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dreamy girl; her faithful service and sweet patience touched and
won the boy; and long afterward both learned to see how useful
those seemingly hard and weary hours had been to them.
One bright morning, as Rose sat down to begin a fat volume
entitled "History of the French Revolution," expecting to come to
great grief over the long names, Mac, who was lumbering about
the room like a blind bear, stopped her by asking abruptly
"What day of the month is it?"
"The seventh of August, I believe."
"More than half my vacation gone, and I've only had a week of it! I
call that hard," and he groaned dismally.
"So it is; but there is more to come, and you may be able to enjoy
"May be able! I will be able! Does that old noodle think I'm going
to stay stived up here much longer?"
"I guess he does, unless your eyes get on faster than they have yet."
"Has he said anything more lately?"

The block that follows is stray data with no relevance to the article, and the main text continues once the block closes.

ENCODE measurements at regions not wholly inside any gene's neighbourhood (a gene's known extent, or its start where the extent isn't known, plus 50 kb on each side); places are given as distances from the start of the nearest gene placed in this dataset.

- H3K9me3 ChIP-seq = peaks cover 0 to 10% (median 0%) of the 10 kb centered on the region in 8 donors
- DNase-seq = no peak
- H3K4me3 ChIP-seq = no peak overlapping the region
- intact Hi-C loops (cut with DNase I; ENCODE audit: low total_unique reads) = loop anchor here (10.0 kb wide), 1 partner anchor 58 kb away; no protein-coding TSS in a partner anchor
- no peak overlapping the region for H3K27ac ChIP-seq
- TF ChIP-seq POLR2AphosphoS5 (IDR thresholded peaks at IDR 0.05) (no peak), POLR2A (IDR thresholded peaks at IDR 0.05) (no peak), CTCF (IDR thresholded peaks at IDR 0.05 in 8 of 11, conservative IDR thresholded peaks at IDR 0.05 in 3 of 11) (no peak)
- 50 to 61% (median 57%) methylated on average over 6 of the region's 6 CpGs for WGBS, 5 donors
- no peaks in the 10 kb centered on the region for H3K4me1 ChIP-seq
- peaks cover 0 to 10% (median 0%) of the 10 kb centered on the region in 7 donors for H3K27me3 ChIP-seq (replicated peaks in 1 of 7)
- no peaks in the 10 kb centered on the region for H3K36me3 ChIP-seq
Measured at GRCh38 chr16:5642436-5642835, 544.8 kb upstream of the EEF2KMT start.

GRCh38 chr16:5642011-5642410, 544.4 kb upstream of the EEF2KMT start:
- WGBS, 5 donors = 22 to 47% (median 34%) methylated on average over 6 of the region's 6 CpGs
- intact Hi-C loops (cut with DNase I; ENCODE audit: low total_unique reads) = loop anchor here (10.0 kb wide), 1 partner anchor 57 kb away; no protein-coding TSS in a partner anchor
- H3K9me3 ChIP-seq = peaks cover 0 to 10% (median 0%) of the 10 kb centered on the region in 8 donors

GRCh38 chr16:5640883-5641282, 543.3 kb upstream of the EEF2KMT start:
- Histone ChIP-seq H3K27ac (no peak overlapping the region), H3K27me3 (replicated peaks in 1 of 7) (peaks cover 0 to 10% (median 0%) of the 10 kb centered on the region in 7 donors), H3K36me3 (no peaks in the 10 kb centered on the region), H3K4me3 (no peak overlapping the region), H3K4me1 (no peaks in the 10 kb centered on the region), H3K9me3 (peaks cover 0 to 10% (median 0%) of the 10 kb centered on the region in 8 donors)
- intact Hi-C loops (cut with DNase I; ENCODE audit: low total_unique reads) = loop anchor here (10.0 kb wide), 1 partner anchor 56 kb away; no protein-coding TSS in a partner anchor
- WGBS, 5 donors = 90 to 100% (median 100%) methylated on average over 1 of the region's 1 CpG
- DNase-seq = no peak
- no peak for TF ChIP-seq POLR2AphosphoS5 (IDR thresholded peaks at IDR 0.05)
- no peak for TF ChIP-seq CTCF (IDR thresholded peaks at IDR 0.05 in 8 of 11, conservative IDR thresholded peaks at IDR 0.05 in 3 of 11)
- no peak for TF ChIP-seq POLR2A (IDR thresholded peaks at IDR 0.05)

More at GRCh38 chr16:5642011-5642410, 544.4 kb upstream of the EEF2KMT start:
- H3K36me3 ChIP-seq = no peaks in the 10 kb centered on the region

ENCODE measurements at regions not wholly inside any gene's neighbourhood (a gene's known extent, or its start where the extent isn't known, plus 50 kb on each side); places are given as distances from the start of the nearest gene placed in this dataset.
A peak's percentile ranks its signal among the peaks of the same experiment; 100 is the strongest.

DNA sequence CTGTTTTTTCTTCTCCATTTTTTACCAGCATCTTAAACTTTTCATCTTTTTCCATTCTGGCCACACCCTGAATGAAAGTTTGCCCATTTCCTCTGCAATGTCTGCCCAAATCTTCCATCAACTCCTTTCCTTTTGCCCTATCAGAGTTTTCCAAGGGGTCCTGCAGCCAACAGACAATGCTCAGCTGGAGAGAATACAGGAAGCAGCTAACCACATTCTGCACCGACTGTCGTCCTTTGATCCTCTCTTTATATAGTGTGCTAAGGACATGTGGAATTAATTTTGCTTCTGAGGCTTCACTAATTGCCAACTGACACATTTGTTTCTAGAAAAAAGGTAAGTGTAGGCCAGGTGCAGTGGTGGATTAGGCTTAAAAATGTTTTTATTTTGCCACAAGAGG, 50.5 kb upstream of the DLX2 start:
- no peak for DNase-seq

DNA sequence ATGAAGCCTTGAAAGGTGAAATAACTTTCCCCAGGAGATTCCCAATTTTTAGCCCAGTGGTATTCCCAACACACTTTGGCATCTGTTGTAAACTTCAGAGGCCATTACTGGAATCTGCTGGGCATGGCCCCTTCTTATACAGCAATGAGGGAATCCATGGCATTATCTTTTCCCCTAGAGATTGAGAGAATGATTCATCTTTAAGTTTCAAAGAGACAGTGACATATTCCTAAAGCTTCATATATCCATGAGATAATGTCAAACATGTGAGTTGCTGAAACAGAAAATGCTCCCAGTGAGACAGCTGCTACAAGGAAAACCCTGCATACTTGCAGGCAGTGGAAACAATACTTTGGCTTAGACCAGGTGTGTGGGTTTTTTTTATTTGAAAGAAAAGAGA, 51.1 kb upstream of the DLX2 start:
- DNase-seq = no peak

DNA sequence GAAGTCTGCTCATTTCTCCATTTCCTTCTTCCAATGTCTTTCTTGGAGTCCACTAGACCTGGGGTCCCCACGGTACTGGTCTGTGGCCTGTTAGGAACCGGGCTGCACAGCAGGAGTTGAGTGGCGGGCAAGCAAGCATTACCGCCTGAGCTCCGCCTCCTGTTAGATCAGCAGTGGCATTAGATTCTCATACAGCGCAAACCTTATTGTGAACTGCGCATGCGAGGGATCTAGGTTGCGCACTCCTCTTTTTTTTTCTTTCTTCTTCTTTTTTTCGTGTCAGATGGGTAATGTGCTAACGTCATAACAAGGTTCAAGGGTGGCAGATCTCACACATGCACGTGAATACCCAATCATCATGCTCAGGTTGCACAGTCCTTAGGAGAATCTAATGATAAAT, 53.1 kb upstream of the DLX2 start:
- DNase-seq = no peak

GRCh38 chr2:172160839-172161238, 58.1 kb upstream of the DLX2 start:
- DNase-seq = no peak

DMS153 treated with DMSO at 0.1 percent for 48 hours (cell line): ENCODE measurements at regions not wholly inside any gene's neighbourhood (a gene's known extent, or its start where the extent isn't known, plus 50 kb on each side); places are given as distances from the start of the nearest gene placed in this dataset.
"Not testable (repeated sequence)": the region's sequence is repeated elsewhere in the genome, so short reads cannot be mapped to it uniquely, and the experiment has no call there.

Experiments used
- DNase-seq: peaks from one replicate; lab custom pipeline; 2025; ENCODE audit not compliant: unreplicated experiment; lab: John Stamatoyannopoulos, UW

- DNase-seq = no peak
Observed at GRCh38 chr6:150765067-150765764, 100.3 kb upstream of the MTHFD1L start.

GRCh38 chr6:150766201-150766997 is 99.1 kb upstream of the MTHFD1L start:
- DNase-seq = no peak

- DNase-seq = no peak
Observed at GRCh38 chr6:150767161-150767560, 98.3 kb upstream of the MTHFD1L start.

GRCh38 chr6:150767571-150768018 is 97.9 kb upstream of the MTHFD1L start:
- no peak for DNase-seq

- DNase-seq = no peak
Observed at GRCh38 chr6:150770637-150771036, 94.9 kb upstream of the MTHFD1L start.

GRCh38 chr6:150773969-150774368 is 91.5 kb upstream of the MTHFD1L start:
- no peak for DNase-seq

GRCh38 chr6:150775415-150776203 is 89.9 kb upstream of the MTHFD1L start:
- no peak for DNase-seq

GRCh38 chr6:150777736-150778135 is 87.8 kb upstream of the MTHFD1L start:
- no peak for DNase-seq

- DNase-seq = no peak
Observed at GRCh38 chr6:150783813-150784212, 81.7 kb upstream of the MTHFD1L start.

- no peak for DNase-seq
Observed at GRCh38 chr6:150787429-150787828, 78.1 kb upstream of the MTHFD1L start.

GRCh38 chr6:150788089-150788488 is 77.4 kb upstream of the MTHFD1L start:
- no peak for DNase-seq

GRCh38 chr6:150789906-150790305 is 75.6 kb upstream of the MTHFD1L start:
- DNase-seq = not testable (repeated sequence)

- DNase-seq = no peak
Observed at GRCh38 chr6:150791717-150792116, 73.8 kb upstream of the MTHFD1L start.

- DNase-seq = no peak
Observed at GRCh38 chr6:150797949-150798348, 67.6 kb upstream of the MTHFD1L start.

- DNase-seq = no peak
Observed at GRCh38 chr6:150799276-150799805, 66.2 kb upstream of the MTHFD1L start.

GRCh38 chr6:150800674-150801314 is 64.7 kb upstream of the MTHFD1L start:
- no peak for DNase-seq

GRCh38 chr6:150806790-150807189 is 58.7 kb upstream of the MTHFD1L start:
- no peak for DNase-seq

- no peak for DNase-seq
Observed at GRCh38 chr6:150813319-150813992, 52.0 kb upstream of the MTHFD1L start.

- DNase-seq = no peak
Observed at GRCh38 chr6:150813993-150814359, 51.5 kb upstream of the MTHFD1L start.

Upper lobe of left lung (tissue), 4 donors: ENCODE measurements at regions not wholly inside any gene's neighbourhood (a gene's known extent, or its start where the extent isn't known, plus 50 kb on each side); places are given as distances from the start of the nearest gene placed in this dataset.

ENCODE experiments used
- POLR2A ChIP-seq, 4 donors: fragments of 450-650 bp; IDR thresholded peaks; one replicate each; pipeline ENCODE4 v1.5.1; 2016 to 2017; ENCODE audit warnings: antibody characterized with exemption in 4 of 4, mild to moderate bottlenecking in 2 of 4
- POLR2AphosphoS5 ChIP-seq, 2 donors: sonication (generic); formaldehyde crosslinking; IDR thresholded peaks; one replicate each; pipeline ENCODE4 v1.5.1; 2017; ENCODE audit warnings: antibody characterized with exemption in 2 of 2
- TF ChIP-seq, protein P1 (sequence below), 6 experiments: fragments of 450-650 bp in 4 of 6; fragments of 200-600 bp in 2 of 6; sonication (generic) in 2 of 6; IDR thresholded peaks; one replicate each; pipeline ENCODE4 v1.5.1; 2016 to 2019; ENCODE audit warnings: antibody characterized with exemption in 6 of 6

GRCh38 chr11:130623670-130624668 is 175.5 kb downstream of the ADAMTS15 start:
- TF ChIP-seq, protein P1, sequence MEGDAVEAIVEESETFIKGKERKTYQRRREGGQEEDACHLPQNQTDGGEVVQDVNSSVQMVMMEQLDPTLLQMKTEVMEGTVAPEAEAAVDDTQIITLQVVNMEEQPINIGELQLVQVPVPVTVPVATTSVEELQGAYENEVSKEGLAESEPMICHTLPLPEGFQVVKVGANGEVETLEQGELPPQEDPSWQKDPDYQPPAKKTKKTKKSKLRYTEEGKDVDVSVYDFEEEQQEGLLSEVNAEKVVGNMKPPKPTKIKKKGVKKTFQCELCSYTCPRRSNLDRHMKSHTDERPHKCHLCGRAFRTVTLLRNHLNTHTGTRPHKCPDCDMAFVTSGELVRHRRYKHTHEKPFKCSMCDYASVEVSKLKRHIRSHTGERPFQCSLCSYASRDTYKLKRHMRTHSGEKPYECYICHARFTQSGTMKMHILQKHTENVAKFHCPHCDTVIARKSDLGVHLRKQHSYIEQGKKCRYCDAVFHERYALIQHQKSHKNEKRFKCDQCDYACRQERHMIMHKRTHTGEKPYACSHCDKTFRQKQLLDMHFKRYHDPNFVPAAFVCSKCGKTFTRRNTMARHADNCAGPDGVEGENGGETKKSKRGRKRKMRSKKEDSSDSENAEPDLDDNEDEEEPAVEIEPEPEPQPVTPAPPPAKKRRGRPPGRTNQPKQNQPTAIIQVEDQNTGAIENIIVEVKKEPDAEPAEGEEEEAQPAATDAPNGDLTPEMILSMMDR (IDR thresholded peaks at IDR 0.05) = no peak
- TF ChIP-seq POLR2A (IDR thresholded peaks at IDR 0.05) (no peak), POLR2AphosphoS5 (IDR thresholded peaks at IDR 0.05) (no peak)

"I haven't seen him, you know. Shall I begin? this looks rather
"Read away; it's all one to me." And Mac cast himself down upon
the old lounge, where his heavy head felt easiest.
Rose began with great spirit, and kept on gallantly for a couple of
chapters, getting over the unpronounceable names with unexpected
success, she thought, for her listener did not correct her once, and
lay so still she fancied he was deeply interested. All of a sudden
she was arrested in the middle of a fine paragraph by Mac, who sat
bolt upright, brought both feet down with a thump, and said, in a
rough, excited tone
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